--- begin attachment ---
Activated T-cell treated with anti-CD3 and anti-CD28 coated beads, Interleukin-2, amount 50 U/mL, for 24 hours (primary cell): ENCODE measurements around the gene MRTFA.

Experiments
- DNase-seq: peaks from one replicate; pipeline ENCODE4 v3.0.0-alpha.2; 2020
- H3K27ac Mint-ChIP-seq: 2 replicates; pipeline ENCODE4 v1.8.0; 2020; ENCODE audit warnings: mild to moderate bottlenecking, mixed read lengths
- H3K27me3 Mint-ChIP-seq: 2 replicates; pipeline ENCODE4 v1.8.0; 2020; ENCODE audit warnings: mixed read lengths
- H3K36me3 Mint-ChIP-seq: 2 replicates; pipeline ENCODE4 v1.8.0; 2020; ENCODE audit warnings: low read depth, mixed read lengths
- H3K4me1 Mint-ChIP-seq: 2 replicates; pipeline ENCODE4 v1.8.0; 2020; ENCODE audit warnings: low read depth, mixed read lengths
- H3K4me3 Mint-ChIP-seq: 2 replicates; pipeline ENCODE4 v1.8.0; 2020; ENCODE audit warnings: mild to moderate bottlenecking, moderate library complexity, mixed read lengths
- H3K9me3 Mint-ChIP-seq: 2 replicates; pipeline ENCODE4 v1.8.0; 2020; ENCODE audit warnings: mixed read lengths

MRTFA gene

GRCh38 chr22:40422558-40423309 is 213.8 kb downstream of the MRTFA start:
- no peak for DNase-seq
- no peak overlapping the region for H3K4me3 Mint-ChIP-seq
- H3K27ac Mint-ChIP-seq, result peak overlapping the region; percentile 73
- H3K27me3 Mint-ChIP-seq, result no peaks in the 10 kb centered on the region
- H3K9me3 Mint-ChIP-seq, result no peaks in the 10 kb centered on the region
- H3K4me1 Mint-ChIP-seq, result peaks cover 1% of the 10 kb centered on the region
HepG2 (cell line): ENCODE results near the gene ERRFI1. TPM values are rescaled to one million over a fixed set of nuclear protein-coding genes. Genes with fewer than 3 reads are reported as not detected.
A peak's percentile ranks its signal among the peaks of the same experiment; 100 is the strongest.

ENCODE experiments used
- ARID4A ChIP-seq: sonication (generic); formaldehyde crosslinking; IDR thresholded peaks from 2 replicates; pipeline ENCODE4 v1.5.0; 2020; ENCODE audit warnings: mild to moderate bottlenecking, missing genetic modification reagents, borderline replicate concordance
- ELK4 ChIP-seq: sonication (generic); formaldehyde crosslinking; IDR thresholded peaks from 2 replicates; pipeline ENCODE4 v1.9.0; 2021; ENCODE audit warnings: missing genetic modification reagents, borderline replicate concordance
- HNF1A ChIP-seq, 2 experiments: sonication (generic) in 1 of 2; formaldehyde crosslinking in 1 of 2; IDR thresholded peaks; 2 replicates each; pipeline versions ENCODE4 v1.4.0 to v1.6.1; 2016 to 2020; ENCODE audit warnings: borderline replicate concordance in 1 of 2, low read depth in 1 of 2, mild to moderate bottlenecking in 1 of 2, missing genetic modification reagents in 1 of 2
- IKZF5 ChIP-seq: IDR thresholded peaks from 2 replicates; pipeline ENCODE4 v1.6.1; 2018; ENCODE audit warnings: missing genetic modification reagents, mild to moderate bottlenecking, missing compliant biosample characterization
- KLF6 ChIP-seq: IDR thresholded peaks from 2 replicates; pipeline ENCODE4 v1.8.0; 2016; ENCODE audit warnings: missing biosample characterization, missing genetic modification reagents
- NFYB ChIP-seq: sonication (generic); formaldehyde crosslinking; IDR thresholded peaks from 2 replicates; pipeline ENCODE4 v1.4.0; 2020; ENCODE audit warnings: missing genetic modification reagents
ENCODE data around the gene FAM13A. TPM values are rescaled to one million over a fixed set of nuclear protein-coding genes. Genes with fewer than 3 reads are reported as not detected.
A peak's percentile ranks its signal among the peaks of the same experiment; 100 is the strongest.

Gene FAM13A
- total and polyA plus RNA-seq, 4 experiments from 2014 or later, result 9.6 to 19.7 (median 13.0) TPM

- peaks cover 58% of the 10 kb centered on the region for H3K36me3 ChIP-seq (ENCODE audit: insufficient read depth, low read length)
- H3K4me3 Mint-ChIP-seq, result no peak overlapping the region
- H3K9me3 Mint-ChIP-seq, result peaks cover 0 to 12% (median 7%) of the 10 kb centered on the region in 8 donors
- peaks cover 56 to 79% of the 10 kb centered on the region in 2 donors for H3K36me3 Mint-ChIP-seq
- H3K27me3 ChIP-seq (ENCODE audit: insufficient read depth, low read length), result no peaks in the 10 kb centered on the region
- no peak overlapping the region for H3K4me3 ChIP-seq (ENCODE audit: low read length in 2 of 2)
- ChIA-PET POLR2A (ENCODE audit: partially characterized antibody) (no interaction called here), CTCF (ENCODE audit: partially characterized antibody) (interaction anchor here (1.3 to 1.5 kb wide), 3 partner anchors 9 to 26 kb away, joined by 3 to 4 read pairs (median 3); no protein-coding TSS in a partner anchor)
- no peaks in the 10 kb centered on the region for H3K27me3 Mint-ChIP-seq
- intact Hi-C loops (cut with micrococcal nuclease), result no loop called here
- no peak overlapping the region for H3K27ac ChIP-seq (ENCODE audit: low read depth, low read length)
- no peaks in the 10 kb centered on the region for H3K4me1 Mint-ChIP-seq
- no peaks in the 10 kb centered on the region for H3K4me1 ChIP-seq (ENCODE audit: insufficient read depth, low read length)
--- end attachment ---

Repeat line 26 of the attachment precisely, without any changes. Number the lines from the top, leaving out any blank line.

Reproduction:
- NFYB ChIP-seq: sonication (generic); formaldehyde crosslinking; IDR thresholded peaks from 2 replicates; pipeline ENCODE4 v1.4.0; 2020; ENCODE audit warnings: missing genetic modification reagents